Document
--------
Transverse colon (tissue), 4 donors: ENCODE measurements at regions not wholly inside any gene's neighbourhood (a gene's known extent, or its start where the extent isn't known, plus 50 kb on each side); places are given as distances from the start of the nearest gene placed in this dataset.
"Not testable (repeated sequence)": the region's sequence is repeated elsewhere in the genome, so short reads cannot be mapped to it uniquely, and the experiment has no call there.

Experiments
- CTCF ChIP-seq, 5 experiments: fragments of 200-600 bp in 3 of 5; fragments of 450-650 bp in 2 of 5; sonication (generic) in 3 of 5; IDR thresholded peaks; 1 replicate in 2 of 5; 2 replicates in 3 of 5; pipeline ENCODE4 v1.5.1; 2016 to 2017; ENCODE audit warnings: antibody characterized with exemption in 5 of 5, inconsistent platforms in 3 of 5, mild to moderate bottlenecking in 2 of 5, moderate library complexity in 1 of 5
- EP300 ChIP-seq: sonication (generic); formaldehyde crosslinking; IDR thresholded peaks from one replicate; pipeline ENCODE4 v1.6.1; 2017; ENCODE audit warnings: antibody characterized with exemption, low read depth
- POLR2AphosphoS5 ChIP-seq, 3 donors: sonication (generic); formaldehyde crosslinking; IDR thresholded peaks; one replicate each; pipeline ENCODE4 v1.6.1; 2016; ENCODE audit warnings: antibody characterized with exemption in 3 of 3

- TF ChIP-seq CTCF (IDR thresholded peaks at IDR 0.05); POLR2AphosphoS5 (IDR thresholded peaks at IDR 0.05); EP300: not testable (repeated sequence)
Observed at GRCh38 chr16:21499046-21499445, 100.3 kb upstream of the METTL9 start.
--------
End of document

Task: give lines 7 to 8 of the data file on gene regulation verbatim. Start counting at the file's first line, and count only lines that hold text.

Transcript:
- TF ChIP-seq CTCF (IDR thresholded peaks at IDR 0.05); POLR2AphosphoS5 (IDR thresholded peaks at IDR 0.05); EP300: not testable (repeated sequence)
Observed at GRCh38 chr16:21499046-21499445, 100.3 kb upstream of the METTL9 start.